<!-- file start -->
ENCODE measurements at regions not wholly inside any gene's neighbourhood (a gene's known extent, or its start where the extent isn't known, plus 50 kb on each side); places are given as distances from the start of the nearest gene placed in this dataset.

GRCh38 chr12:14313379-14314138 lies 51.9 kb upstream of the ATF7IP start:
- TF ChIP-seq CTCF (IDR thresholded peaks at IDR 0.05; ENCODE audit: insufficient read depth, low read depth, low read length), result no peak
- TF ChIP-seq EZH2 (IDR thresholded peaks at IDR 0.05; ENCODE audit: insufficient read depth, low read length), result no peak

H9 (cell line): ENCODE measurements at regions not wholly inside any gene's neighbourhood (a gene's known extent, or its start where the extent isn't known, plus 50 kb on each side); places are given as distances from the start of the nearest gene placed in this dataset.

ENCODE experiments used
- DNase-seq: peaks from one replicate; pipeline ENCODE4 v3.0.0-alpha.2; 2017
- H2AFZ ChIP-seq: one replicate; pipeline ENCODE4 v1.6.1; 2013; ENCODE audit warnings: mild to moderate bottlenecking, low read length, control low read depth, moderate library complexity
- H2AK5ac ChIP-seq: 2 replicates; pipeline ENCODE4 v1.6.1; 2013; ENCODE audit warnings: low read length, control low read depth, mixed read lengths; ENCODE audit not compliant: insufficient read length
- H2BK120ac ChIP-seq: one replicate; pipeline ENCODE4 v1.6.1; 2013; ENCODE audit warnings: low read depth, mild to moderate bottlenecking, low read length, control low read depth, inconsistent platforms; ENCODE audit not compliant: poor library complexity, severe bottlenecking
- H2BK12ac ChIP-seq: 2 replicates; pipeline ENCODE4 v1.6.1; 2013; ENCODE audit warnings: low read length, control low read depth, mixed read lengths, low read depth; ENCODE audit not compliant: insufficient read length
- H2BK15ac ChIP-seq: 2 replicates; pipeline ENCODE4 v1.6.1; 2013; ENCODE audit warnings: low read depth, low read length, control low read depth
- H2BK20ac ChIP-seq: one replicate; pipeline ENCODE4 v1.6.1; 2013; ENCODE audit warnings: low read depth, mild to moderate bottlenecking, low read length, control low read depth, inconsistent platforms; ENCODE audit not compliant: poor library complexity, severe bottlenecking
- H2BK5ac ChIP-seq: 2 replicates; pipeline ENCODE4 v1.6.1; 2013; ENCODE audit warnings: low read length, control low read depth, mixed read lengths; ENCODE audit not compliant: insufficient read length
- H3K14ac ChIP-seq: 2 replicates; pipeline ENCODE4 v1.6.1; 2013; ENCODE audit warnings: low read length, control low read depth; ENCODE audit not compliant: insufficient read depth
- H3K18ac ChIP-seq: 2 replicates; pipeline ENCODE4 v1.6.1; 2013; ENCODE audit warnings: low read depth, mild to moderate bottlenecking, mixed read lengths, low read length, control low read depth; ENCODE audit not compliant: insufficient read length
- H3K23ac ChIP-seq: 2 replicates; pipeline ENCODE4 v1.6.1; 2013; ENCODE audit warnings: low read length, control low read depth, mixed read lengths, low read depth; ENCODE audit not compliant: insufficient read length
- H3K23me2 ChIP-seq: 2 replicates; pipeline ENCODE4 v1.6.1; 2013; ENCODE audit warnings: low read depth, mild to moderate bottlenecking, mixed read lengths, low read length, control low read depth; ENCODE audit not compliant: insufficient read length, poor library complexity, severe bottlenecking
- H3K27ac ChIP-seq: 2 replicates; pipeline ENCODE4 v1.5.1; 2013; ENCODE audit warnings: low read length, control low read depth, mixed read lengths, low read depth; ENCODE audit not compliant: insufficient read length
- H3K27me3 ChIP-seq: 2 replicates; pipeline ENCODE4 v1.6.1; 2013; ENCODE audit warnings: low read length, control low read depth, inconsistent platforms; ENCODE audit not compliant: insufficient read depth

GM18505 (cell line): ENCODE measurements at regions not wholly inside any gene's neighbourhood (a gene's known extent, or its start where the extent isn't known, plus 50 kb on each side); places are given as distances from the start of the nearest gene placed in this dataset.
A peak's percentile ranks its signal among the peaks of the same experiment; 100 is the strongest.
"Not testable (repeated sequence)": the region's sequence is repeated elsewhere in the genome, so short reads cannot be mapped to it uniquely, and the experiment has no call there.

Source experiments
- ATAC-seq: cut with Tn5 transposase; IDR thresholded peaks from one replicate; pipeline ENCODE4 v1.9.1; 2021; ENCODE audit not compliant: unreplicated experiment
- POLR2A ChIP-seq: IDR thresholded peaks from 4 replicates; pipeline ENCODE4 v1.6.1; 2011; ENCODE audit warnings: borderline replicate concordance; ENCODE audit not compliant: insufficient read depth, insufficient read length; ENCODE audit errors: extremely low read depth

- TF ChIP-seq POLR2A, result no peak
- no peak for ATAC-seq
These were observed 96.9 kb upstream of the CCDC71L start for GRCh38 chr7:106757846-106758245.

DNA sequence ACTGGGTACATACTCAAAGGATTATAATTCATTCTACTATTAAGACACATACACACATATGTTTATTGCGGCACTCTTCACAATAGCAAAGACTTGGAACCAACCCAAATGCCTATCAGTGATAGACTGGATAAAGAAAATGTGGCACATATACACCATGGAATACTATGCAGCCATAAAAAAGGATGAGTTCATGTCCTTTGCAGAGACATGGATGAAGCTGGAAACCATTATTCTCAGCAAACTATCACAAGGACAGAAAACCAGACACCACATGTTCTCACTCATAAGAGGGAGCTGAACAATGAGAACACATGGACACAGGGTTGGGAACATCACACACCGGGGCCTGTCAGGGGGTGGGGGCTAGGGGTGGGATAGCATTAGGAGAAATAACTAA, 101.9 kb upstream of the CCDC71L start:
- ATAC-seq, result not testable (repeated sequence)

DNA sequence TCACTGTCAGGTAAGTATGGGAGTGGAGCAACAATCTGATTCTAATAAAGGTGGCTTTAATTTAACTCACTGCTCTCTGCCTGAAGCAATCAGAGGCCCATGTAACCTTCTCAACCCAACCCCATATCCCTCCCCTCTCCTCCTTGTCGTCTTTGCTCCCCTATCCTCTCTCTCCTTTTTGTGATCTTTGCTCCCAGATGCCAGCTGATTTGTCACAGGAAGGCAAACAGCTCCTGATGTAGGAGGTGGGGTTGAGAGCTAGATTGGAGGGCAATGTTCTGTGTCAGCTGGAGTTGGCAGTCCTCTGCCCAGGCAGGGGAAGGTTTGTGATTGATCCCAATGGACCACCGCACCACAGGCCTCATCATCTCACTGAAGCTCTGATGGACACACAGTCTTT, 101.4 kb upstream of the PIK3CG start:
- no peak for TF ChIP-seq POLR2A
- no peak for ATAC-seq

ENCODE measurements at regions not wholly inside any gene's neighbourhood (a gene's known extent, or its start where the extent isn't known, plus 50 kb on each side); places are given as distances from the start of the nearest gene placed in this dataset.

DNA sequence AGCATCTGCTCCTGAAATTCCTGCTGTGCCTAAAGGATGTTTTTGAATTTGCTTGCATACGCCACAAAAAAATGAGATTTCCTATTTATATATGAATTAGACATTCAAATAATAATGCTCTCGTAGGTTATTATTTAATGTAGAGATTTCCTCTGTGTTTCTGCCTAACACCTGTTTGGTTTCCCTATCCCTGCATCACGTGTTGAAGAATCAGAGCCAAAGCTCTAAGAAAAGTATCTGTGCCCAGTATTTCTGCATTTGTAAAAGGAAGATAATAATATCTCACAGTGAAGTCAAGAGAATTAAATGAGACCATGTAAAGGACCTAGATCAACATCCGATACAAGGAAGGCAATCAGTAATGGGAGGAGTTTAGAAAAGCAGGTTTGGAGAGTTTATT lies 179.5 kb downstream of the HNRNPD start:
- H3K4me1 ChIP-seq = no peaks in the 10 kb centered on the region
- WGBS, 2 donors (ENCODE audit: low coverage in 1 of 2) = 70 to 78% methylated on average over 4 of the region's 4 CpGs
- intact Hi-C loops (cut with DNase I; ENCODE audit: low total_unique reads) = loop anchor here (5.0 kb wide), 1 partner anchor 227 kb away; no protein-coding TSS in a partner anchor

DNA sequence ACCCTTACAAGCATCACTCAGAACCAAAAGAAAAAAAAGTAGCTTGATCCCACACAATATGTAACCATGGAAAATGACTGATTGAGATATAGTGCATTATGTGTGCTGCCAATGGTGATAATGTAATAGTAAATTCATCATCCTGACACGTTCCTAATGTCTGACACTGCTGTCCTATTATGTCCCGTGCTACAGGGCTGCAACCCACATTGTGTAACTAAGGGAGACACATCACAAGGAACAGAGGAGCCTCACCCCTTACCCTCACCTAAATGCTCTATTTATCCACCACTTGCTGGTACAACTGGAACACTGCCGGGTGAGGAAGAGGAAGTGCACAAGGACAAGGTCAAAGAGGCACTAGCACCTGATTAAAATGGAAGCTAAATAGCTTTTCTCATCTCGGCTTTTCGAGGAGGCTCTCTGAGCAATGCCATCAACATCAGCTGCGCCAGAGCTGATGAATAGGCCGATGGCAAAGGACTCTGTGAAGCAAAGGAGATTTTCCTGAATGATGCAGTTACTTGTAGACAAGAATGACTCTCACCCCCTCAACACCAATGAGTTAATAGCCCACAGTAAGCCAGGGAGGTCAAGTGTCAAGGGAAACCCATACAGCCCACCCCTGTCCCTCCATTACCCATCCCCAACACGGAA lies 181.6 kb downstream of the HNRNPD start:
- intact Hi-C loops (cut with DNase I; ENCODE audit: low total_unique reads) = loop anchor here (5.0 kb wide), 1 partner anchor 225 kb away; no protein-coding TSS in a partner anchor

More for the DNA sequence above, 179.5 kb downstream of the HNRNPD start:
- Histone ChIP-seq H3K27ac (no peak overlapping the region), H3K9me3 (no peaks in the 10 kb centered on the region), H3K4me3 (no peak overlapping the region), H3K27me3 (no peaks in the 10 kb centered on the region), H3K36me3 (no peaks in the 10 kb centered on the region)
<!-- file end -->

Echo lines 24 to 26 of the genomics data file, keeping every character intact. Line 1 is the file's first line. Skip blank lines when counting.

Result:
Source experiments
- ATAC-seq: cut with Tn5 transposase; IDR thresholded peaks from one replicate; pipeline ENCODE4 v1.9.1; 2021; ENCODE audit not compliant: unreplicated experiment
- POLR2A ChIP-seq: IDR thresholded peaks from 4 replicates; pipeline ENCODE4 v1.6.1; 2011; ENCODE audit warnings: borderline replicate concordance; ENCODE audit not compliant: insufficient read depth, insufficient read length; ENCODE audit errors: extremely low read depth